Southern Company subsidiary Southern Power today announced the acquisition of its third Texas solar project in less than a year - the 102-megawatt (MW) Lamesa Solar Facility - from RES America Developments Inc. (RES).
"The Lamesa project is an excellent fit for Southern Power's business model," said Southern Power President and CEO Buzz Miller. "We are committed to developing renewable energy sources and are pleased with the continued growth of our solar portfolio."
Southern Power will sell the electricity and associated renewable energy credits (RECs) generated by the facility under a 15-year power purchase agreement to the city of Garland.
With more than 2,200 MW of renewable generating capacity ownership, Southern Power assembled its nationally recognized renewable portfolio through the strategic acquisition or development of 29 solar, wind and biomass projects that are either in operation or under construction across the United States. In all, the Southern Company system has added or announced more than 4,000 MW of renewable energy projects since 2012.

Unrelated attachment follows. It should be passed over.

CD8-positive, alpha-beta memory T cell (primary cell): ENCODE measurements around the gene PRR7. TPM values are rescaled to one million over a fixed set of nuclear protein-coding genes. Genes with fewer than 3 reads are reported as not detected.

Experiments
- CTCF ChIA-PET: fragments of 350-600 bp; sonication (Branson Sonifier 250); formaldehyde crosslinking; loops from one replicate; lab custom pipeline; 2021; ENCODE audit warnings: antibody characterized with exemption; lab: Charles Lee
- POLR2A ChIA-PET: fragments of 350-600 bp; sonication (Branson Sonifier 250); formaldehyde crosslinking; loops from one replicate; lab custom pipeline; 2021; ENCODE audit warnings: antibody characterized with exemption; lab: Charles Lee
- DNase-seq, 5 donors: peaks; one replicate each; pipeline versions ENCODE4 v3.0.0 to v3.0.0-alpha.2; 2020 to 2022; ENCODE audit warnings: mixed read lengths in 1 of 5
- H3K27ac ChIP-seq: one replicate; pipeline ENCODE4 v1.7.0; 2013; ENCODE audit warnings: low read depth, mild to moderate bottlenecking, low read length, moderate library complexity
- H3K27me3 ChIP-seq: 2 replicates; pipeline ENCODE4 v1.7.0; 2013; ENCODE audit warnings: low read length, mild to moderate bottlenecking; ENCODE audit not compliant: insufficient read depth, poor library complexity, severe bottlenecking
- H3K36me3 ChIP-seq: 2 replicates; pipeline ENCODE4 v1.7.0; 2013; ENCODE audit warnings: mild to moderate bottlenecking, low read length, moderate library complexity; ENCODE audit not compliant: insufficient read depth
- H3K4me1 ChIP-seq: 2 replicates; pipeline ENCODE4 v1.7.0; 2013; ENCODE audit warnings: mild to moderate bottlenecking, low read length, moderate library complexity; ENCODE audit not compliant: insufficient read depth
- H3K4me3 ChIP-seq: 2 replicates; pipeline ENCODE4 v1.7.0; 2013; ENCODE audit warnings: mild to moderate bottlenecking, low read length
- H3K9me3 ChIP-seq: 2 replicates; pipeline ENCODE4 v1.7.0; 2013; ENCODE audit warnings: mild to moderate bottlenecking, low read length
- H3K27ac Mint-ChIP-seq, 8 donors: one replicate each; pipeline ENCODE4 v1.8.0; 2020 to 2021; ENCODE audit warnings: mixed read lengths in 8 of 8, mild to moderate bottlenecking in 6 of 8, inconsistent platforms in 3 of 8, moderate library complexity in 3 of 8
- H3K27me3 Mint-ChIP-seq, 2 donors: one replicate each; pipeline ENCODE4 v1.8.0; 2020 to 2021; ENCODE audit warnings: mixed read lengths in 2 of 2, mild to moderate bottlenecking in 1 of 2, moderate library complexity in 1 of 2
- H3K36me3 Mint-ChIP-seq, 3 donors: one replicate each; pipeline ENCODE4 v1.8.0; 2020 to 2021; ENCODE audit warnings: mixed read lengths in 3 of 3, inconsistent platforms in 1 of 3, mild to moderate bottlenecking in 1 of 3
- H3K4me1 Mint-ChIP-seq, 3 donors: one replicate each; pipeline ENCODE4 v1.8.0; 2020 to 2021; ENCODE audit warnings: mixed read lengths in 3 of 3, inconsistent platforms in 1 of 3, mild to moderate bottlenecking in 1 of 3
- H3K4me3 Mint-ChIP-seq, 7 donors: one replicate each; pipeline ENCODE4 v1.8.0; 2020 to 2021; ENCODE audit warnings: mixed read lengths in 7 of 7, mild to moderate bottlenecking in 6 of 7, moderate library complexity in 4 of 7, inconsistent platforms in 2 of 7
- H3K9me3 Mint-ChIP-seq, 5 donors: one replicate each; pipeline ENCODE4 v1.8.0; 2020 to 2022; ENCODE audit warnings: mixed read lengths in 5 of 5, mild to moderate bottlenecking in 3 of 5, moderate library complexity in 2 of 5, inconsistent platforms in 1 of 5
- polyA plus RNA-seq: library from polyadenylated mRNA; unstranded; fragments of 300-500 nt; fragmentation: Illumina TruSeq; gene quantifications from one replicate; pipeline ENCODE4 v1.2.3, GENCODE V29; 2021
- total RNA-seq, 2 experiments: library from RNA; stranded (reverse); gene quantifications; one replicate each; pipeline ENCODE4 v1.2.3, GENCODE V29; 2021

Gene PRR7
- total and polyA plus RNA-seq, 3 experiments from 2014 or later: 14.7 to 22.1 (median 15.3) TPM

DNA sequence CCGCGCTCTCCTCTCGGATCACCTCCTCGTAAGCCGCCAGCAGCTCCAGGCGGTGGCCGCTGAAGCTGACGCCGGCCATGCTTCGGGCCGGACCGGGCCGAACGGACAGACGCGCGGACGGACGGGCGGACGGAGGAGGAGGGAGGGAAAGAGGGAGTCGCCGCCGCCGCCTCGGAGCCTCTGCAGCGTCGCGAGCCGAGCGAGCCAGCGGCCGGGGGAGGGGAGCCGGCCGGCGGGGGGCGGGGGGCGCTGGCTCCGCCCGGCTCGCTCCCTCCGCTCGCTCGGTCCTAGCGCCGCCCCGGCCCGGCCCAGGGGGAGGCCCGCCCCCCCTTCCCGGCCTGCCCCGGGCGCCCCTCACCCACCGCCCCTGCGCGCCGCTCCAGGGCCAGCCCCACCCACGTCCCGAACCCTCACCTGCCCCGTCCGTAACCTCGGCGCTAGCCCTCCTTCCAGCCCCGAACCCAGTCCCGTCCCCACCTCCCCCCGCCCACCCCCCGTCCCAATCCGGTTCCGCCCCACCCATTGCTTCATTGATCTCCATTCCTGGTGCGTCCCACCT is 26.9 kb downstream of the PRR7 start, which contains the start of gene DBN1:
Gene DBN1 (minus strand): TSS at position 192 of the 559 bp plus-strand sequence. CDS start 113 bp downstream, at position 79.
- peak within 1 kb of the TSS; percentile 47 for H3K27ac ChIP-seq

Southern Power supplies wholesale generation to more than 40 energy customers that serve more than 40 million end users across the country. The Lamesa project fits Southern Power's business strategy of growing its wholesale business through the acquisition and construction of generating assets substantially covered by long-term contracts.
RES, which provides development, engineering, construction and operation services to renewable energy, energy storage and transmission markets across the Americas, co-developed the Lamesa project with the originating developer, BNB Renewable Energy Holdings. RES will construct and serve as the operations and maintenance contractor for the facility, which is located on 887 acres in Dawson County, Texas, and expected to consist of 410,000 photovoltaic solar panels.
Construction activities are set to begin in July, and the facility is expected to be commercially operational by mid-year 2017. Once operational, the facility is expected to be capable of generating enough electricity to help meet the energy needs of approximately 26,000 U.S. homes.